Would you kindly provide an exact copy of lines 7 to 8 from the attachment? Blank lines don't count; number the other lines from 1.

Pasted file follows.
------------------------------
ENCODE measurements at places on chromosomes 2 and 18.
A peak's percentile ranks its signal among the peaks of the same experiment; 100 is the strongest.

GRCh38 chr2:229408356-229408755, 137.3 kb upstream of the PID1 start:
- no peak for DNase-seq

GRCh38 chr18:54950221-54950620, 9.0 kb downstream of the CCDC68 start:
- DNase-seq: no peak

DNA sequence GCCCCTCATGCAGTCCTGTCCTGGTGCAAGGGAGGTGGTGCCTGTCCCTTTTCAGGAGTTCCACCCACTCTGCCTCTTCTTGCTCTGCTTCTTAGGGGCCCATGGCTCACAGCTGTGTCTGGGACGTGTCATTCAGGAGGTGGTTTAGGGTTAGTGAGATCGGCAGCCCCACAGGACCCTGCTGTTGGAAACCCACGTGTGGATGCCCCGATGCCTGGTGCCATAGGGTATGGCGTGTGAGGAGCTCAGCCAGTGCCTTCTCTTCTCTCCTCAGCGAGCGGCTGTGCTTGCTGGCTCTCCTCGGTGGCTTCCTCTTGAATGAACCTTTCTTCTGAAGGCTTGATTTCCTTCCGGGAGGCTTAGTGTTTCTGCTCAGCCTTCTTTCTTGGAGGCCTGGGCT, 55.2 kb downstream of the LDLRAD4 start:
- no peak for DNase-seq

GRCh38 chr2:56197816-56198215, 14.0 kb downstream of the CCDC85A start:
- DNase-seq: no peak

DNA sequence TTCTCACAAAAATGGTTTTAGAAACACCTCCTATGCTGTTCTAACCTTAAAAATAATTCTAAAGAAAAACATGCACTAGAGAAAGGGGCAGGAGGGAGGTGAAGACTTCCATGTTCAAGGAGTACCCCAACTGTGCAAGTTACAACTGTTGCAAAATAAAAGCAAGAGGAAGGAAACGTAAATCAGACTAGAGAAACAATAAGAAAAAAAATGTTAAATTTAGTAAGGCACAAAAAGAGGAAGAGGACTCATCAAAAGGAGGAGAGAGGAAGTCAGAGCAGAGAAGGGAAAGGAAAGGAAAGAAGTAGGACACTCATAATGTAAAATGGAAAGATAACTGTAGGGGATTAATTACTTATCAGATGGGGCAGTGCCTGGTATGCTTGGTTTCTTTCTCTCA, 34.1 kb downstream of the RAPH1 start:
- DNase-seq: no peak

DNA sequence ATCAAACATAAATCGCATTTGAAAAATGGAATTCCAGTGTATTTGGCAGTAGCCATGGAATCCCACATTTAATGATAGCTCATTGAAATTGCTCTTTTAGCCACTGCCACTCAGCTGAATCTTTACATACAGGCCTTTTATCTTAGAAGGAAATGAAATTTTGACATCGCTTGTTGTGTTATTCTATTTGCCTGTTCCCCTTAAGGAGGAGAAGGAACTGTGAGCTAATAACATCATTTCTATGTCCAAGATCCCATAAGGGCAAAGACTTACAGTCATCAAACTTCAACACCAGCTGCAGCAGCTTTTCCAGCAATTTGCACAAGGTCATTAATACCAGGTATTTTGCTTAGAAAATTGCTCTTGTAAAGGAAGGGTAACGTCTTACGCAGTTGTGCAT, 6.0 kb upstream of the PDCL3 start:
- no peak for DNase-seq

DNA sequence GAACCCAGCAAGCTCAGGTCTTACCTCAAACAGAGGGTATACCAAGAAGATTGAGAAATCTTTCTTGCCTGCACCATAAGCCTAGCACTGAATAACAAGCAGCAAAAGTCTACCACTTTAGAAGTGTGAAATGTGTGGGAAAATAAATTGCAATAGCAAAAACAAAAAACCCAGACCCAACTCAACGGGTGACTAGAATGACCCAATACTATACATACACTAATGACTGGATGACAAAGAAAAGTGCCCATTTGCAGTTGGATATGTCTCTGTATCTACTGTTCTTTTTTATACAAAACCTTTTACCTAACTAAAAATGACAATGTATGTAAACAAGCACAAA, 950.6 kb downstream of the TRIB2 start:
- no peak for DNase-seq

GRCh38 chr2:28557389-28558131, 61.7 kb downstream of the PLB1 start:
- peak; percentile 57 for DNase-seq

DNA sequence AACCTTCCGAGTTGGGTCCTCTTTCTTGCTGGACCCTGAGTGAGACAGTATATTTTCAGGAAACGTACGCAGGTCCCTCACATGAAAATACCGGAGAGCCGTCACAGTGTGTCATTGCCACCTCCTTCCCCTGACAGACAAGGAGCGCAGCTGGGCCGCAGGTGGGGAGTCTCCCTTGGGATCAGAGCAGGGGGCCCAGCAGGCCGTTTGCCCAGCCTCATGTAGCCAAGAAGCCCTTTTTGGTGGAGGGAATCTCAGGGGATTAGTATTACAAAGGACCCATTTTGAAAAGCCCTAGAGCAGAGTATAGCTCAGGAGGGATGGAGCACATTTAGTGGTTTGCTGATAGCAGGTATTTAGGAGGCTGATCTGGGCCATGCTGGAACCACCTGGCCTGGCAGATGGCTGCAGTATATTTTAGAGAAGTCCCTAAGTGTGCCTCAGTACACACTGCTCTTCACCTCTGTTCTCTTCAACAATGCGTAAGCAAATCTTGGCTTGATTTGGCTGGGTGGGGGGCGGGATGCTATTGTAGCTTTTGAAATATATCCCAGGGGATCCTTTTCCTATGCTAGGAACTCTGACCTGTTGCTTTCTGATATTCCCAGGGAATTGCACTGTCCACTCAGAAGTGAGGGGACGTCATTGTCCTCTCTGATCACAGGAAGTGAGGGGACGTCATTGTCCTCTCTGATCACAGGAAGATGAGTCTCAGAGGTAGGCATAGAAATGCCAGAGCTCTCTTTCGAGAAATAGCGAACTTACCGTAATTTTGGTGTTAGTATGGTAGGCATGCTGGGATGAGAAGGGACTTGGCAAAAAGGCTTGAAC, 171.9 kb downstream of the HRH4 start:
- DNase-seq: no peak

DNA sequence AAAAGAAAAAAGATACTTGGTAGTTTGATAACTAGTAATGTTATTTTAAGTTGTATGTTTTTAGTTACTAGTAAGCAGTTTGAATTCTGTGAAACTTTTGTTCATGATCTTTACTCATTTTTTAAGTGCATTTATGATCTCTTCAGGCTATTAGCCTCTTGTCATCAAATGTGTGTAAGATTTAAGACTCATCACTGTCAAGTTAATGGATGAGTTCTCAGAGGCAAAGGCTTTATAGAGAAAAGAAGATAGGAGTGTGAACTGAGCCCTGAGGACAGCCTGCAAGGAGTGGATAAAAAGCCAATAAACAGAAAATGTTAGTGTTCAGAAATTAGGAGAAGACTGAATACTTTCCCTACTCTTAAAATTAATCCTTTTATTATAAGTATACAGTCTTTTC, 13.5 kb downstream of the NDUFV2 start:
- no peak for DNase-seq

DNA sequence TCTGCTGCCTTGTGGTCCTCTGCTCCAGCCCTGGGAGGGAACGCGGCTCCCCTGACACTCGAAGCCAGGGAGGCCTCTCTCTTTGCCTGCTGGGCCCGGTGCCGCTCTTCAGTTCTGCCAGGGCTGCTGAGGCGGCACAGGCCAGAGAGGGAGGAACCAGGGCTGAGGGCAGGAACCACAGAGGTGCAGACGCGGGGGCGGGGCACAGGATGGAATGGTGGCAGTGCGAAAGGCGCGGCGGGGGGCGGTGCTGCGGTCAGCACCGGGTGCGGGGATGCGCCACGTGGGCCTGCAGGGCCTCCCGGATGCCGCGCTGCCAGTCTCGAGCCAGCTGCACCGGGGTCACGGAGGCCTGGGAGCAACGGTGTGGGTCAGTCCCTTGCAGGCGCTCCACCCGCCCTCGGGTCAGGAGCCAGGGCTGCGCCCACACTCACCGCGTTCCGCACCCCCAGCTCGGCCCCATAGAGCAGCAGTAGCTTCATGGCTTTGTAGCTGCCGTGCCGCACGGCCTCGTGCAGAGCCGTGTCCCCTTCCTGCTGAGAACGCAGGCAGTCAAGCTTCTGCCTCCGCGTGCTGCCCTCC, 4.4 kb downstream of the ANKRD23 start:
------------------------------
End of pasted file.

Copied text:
DNA sequence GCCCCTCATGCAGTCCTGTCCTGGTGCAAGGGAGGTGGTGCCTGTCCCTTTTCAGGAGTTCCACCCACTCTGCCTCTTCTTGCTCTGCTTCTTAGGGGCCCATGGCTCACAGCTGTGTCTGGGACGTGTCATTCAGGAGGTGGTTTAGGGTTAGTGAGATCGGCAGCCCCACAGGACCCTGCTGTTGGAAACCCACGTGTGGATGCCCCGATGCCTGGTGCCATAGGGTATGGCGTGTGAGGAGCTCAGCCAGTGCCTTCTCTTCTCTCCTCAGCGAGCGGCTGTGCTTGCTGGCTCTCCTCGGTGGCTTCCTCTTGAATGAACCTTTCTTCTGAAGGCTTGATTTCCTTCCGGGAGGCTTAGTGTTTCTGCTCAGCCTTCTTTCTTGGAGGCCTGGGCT, 55.2 kb downstream of the LDLRAD4 start:
- no peak for DNase-seq